GraphQL Will Power the Decentralized Web
Author: Brandon Ramirez
For decades, the only widely used database in town was the SQL database, and it still lies at the heart of most of organizations, software applications, and institutions. With the advent of the blockchain, however, there is finally an alternative to the relational database, and I’m not just talking about the incremental improvements brought about by the NoSQL movement. We’re on the cusp of a new paradigm, dubbed the decentralized web or Web3, where data, rather than proprietary APIs, is the fundamental substrate for interoperability. In this post, I explain why this transition is happening, and how the GraphQL query language is uniquely positioned to power this new era of data interoperability.
The web of today is connected via proprietary application programming interfaces (APIs), which exist mainly to solve the limitations of a centralized, typically SQL, database. In describing the state of affairs, Vinay Gupta, previously of the Ethereum foundation, observed:
When you’ve got a single big database at the heart of your organization, which stores all truth and all wisdom, you’re very reluctant to let other people touch that database.
So, proprietary APIs running on servers act as a protective barrier to a central database. They limit what goes in, what goes out, by whom, and in what format. With the microservices pattern, we even encapsulate data within organizations, such that services built by different teams must go through one another’s APIs. While this has gotten us to where we are today, this proliferation of APIs has the following drawbacks:
- APIs are rigid and costly to maintain.
- The current model is inefficient.
- Proprietary APIs lead to data monopolies.
Let’s examine each of these more closely.
APIs, specifically REST APIs (more on this later), are designed with specific use cases in mind, such as a feature in a web app, and the further you get from those use cases, the more difficult they become to use.
Within organizations, this leads to an ever-expanding API surface area. Each new feature requires additional engineering work to extend the API with a new endpoint. Each new endpoint, in turn, requires ongoing engineering work to maintain and support for the duration of its usage, which can be a very long time.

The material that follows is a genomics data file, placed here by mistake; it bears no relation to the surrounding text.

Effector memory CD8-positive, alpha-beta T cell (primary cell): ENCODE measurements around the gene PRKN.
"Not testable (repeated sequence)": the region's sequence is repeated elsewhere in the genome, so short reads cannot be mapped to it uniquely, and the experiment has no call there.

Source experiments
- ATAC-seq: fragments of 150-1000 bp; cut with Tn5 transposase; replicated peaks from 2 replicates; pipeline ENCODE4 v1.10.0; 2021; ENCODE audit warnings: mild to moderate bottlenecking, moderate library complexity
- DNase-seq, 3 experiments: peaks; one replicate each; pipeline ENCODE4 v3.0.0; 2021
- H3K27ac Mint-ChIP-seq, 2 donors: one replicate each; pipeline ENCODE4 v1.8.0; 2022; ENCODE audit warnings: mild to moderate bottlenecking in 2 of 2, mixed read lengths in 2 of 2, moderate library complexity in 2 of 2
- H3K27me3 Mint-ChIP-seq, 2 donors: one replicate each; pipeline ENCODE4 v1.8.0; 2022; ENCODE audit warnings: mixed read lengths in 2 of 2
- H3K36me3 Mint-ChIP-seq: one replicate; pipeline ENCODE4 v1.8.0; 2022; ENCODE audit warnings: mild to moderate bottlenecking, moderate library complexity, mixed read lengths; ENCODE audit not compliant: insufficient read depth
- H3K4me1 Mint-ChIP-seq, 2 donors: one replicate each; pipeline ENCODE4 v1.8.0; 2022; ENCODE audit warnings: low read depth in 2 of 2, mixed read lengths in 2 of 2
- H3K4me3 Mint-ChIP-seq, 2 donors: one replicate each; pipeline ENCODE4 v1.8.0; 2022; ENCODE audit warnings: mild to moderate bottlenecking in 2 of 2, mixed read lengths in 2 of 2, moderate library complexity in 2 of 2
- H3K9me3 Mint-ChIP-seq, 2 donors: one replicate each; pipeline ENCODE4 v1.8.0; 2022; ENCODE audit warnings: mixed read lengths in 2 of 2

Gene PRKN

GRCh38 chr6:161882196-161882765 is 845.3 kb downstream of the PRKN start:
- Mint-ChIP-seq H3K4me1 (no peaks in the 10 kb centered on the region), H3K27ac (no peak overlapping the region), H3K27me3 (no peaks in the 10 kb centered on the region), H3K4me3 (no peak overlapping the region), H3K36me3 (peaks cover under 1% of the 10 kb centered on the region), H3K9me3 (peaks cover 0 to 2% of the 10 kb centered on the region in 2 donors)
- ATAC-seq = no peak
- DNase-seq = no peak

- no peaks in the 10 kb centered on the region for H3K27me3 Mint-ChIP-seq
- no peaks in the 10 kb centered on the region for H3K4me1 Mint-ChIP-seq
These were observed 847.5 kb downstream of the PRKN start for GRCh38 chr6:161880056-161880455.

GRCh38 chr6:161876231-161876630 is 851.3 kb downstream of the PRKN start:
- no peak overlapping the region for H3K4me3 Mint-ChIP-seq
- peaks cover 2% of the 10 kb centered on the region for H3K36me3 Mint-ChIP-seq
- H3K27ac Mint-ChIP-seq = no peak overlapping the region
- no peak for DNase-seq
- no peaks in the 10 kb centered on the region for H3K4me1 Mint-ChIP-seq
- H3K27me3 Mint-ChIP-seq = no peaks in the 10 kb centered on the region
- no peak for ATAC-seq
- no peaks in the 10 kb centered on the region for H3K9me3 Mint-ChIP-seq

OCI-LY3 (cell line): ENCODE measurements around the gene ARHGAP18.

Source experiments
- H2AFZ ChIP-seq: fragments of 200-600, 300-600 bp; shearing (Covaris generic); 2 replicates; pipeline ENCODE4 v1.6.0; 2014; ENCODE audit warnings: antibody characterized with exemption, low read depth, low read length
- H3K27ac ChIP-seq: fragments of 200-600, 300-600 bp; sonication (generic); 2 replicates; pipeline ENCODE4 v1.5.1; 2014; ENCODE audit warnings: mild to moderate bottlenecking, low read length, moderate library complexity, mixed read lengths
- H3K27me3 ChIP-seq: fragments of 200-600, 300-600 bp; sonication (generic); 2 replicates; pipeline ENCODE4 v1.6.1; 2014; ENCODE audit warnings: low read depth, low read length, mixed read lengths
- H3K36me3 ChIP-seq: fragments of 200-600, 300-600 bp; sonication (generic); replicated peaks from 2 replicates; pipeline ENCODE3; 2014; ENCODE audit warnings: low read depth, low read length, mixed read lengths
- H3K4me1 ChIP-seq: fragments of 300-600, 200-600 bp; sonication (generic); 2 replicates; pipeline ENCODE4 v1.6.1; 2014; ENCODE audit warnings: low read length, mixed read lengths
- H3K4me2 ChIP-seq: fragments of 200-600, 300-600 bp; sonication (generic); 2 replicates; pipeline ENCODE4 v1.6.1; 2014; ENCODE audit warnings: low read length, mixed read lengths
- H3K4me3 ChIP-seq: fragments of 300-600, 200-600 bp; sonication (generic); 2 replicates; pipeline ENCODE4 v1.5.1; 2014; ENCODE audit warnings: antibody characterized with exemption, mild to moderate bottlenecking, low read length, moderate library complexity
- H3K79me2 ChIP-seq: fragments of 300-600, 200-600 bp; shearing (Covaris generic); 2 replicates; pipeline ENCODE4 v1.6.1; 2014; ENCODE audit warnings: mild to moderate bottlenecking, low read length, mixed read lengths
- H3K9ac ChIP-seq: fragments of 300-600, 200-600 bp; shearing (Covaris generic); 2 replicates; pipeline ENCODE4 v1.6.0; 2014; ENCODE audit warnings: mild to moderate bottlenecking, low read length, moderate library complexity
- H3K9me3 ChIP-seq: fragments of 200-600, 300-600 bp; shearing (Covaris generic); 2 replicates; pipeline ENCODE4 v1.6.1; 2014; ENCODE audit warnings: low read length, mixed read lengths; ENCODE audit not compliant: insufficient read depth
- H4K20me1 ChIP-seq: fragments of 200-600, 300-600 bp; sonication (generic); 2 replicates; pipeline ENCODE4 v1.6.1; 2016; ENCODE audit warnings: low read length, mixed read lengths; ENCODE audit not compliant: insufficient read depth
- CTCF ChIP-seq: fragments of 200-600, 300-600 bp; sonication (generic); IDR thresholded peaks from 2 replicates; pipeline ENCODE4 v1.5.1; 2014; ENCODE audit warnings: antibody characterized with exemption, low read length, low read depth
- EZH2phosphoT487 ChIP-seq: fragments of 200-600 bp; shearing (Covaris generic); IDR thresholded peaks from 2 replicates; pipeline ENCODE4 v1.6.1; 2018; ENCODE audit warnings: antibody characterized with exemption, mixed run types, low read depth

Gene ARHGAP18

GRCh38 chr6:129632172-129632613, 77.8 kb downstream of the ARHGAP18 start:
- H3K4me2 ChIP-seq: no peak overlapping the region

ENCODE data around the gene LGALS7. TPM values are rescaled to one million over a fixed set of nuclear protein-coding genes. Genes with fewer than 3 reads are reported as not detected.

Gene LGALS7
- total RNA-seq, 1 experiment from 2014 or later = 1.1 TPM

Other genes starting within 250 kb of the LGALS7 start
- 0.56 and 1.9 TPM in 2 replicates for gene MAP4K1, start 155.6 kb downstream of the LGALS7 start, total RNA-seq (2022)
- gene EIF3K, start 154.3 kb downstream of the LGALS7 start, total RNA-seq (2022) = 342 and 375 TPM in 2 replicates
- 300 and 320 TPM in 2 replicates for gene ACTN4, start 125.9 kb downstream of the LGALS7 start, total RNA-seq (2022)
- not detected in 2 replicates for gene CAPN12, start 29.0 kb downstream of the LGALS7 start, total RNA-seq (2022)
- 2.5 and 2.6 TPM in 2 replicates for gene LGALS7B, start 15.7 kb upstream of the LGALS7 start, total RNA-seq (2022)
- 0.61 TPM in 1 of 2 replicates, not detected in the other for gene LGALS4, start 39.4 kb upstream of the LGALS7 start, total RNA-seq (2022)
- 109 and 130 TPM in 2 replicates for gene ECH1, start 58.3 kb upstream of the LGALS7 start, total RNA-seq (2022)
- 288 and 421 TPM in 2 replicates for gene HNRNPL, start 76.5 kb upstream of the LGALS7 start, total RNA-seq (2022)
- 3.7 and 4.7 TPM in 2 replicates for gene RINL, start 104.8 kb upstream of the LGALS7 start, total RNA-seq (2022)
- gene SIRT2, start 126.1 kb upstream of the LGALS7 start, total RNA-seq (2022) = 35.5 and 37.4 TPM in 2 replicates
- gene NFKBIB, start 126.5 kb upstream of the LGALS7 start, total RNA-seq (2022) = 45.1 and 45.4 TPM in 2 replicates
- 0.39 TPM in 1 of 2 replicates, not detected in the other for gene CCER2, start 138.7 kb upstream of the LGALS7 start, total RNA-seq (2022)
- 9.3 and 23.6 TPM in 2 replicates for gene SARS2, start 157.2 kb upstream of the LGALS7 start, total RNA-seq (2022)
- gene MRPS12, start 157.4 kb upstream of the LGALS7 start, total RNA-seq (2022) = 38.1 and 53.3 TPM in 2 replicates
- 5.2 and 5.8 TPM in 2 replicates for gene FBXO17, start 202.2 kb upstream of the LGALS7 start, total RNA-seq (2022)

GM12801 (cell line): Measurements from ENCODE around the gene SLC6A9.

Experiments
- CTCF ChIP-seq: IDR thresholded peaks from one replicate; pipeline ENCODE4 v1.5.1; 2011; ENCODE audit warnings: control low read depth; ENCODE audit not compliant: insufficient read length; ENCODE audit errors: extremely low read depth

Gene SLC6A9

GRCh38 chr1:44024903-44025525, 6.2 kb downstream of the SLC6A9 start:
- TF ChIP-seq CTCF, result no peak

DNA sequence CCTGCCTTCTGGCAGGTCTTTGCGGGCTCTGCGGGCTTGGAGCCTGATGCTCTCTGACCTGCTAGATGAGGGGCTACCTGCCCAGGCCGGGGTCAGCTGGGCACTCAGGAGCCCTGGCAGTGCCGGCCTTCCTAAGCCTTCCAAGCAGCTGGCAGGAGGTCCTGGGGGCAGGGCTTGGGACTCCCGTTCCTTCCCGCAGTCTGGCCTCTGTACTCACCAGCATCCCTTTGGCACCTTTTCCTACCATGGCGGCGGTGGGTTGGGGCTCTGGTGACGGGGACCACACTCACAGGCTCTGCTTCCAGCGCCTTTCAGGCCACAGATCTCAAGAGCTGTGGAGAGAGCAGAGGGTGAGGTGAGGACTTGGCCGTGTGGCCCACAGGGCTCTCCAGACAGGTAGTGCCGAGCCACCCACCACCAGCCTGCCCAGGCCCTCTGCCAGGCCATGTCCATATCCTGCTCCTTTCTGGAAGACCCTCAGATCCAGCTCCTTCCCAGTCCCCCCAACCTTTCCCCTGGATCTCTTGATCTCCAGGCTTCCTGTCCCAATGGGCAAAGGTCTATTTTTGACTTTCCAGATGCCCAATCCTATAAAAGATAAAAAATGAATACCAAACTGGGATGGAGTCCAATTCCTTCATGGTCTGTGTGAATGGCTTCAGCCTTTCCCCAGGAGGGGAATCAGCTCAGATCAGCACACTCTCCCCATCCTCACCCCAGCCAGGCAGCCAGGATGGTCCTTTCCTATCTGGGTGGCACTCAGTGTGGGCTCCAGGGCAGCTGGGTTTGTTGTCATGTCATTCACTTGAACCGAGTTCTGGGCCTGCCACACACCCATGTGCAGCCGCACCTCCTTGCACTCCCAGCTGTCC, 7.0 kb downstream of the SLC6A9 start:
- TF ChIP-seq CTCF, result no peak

For consumers of public APIs, meanwhile, they are stuck with the use cases that the API developers decide to support. Kyle Daigle, Github’s Director of Ecosystem Engineering, stated the issue clearly:
Almost every API drives integrations by its design… every API I can think of… they all have sort of an idea of how they want you to use it, and if you want to subvert that, it’s basically impossible……you have to go and scrape a ton of database, stick it in a database, and essentially build your own API around that.
The rigidity of these public APIs requires a ton of extra engineering effort to work around, which brings us to our next point.
As we’ve seen, the rigidity of APIs leads to a proliferation of more databases and APIs, often to store the exact same data, simply in a different format or behind different API semantics. Each of these new databases and APIs requires additional infrastructure and engineering resources to maintain.
It also leads to an incredible amount of indirection. Again, quoting Vinay Gupta on the topic:
When you file a form with the IRS, it goes through 6 or 7 processes before it winds up in their databases… the whole collaboration [is] indirect, bureaucratic, difficult.
In their paper describing this problem in the context of research data, Brendan O’Brien and Michael Hucka describe the primacy of the SQL database as the “database in the middle” pattern, shown below:
“Database in the middle pattern” adapted from: https://qri.io/papers/deterministicquerying/_
Any sufficiently non-trivial software system will involve countless servers encoding data from one database, serving it over the network, decoding the data, putting it in another database, and repeating this process many times over.
O’Brien and Hucka go on to describe how it’s common in these data pipelines for the intermediate results to be stored in a private database or thrown out entirely because of the engineering effort required to make this data publicly available. The result is two dimensions of duplication: within data pipelines and across data pipelines created by isolated teams and organizations.
The necessity of placing data in silos also leads to moral hazard. It has become a common narrative in the tech scene, where a major tech giant revokes access to its proprietary APIs after previously encouraging developers to build on their platform.